The jaguar touches the leaves / with his phosphorous absence, / the puma speeds to his covert / in the blaze of his hungers, / his eyeballs, a jungle of alcohol, / burn in his head.
[Pablo Neruda, “Some Beasts”]
I marvel how Nature could ever find space
For so many strange contrasts in one human face:
There's thought and no thought, and there's paleness and bloom
And bustle and sluggishness, pleasure and gloom.
There's weakness, and strength both redundant and vain;
Such strength as, if ever affliction and pain
Could pierce through a temper that's soft to disease,
Would be rational peace--a philosopher's ease.
There's indifference, alike when he fails or succeeds,
And attention full ten times as much as there needs;
Pride where there's no envy, there's so much of joy;
And mildness, and spirit both forward and coy.
There's freedom, and sometimes a diffident stare
Of shame scarcely seeming to know that she's there,
There's virtue, the title it surely may claim,
Yet wants heaven knows what to be worthy the name.
This picture from nature may seem to depart,
Yet the Man would at once run away with your heart;
And I for five centuries right gladly would be
Such an odd such a kind happy creature as he.
[William Wordsworth, “A Character”]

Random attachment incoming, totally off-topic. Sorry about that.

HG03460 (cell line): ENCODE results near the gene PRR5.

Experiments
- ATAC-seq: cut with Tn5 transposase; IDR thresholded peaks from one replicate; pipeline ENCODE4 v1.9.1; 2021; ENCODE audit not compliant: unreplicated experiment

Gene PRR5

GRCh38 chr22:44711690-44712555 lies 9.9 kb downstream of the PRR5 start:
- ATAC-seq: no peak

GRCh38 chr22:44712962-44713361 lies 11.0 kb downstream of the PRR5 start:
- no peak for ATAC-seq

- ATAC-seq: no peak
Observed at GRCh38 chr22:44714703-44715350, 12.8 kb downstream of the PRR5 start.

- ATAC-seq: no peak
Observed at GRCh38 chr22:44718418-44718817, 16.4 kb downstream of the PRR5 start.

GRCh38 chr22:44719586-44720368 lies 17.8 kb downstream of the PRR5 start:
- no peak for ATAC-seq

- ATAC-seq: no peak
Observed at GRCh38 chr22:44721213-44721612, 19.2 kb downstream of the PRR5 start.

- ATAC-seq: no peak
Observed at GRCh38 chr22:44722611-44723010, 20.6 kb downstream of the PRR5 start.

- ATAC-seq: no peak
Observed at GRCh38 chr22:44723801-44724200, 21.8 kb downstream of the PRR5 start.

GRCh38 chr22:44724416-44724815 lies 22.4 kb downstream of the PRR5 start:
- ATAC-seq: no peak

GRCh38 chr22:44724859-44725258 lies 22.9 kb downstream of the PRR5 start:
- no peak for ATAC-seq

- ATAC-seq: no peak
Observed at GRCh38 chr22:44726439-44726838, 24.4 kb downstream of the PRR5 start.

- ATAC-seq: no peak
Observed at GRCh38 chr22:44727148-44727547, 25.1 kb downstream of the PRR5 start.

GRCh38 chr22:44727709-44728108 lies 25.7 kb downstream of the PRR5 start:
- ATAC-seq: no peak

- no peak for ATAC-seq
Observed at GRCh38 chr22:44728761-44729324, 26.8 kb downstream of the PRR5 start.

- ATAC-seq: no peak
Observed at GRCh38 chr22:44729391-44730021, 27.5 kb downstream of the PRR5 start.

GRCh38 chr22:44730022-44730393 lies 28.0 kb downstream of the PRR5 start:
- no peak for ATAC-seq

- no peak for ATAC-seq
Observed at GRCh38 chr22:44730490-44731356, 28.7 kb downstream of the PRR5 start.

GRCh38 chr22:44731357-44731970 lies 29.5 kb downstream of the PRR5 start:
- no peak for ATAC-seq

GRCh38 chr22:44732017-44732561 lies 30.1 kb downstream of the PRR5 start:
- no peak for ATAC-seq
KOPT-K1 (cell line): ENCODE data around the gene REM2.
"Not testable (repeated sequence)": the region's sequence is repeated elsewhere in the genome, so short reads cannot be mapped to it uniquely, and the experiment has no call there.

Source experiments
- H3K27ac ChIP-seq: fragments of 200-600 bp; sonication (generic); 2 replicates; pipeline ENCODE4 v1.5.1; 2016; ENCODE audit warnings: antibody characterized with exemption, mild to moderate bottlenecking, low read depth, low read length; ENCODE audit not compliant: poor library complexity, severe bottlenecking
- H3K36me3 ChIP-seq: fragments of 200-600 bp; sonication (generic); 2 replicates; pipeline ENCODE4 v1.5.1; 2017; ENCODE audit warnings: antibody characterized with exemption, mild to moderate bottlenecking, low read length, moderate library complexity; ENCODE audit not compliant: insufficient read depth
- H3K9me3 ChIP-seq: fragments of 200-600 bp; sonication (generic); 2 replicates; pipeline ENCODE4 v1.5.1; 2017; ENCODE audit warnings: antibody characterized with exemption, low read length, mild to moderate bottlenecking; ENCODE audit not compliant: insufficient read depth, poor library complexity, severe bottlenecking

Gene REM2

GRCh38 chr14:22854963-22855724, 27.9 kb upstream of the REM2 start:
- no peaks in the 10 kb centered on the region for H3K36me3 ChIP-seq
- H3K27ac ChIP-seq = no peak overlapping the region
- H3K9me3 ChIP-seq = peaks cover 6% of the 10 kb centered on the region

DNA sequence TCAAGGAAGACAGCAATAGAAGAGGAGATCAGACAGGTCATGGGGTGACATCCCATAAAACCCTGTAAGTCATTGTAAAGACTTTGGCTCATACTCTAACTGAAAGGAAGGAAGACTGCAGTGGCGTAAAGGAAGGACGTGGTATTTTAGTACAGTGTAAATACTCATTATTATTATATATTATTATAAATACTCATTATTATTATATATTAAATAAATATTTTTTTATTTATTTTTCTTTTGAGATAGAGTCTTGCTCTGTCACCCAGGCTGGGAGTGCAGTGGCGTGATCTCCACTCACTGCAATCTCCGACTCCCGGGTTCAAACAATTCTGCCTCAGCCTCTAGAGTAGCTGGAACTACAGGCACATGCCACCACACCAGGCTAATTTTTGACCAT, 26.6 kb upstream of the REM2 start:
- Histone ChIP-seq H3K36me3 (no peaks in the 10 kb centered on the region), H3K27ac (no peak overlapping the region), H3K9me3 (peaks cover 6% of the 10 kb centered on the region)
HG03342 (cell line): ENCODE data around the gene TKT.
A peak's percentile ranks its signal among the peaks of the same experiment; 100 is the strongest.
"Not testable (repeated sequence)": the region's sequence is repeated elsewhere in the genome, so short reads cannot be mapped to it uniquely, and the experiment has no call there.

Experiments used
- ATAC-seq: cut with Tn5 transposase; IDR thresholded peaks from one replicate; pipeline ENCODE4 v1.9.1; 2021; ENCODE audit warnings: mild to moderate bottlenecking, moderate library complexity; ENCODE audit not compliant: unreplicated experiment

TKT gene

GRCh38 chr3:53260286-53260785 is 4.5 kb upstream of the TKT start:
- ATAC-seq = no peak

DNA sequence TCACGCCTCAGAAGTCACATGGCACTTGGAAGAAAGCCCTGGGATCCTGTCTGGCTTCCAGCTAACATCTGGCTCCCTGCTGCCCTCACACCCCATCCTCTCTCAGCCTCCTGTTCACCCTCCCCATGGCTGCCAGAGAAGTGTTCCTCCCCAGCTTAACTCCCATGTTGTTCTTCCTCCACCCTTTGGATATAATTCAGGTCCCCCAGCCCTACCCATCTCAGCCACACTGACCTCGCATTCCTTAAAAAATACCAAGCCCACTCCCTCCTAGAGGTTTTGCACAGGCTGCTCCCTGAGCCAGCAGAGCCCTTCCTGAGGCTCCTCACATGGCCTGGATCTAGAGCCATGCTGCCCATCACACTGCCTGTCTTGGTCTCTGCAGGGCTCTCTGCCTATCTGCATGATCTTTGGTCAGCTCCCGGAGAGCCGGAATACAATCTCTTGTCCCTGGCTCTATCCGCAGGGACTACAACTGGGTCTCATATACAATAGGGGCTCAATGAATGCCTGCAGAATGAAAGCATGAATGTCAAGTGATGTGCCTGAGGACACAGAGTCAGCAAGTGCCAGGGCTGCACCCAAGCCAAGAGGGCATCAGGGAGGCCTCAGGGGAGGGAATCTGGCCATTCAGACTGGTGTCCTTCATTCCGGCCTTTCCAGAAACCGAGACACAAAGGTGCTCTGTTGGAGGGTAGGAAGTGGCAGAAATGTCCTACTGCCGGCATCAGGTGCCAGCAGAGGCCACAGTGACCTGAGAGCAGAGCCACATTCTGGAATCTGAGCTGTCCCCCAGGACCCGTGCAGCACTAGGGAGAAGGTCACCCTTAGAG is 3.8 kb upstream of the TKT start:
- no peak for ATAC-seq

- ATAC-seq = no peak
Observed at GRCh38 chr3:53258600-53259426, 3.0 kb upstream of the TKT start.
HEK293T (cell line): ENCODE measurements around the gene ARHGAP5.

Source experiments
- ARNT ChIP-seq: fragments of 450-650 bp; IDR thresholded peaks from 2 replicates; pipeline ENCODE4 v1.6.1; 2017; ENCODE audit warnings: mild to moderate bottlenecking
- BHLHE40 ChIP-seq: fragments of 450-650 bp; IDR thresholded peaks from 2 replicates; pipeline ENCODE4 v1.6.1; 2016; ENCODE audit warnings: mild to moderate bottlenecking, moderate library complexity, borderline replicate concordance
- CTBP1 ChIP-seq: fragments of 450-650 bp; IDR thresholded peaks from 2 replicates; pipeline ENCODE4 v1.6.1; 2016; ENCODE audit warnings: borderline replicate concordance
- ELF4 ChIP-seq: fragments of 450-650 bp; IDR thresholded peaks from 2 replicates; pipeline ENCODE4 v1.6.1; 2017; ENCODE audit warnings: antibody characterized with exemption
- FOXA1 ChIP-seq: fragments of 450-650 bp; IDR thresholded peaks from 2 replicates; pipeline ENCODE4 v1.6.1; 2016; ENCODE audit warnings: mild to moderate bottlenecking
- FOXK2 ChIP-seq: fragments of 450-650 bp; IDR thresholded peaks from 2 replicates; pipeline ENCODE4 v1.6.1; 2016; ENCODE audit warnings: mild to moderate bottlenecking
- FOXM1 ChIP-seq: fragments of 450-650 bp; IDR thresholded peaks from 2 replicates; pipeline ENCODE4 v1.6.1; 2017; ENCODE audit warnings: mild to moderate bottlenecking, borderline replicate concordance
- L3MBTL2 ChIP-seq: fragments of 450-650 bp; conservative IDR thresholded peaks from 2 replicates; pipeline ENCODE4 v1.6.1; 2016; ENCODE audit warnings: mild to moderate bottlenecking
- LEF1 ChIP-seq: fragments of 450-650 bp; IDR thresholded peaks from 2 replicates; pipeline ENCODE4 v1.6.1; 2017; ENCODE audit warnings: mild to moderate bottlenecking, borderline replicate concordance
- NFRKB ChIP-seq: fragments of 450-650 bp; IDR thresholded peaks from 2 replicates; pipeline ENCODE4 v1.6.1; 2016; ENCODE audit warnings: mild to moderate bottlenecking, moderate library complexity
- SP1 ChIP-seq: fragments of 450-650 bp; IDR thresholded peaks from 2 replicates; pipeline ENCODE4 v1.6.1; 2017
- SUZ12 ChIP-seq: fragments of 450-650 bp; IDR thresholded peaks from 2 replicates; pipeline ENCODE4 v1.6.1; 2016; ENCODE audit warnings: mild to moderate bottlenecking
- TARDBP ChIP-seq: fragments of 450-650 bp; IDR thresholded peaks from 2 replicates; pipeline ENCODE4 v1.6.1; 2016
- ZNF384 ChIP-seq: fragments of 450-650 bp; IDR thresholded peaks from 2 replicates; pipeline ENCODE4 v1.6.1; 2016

Sister Simplice was white, with a waxen pallor. Beside Sister Perpétue, she was the taper beside the candle. Vincent de Paul has divinely traced the features of the Sister of Charity in these admirable words, in which he mingles as much freedom as servitude: "They shall have for their convent only the house of the sick; for cell only a hired room; for chapel only their parish church; for cloister only the streets of the town and the wards of the hospitals; for enclosure only obedience; for gratings only the fear of God; for veil only modesty." This ideal was realized in the living person of Sister Simplice: she had never been young, and it seemed as though she would never grow old. No one could have told Sister Simplice's age. She was a person--we dare not say a woman--who was gentle, austere, well-bred, cold, and who had never lied. She was so gentle that she appeared fragile; but she was more solid than granite. She touched the unhappy with fingers that were charmingly pure and fine. There was, so to speak, silence in her speech; she said just what was necessary, and she possessed a tone of voice which would have equally edified a confessional or enchanted a drawing-room. This delicacy accommodated itself to the serge gown, finding in this harsh contact a continual reminder of heaven and of God. Let us emphasize one detail. Never to have lied, never to have said, for any interest whatever, even in indifference, any single thing which was not the truth, the sacred truth, was Sister Simplice's distinctive trait; it was the accent of her virtue. She was almost renowned in the congregation for this imperturbable veracity. The Abbé Sicard speaks of Sister Simplice in a letter to the deaf-mute Massieu. However pure and sincere we may be, we all bear upon our candor the crack of the little, innocent lie. She did not. Little lie, innocent lie--does such a thing exist? To lie is the absolute form of evil. To lie a little is not possible: he who lies, lies the whole lie. To lie is the very face of the demon. Satan has two names; he is called Satan and Lying. That is what she thought; and as she thought, so she did. The result was the whiteness which we have mentioned--a whiteness which covered even her lips and her eyes with radiance. Her smile was white, her glance was white. There was not a single spider's web, not a grain of dust, on the glass window of that conscience. On entering the order of Saint Vincent de Paul, she had taken the name of Simplice by special choice. Simplice of Sicily, as we know, is the saint who preferred to allow both her breasts to be torn off rather than to say that she had been born at Segesta when she had been born at Syracuse--a lie which would have saved her. This patron saint suited this soul. [Victor Hugo, Les Misérables (1862), Volume I – Fantine; Book Seventh – The Champnathieu Affair, Chapter I, Sister Semplice.]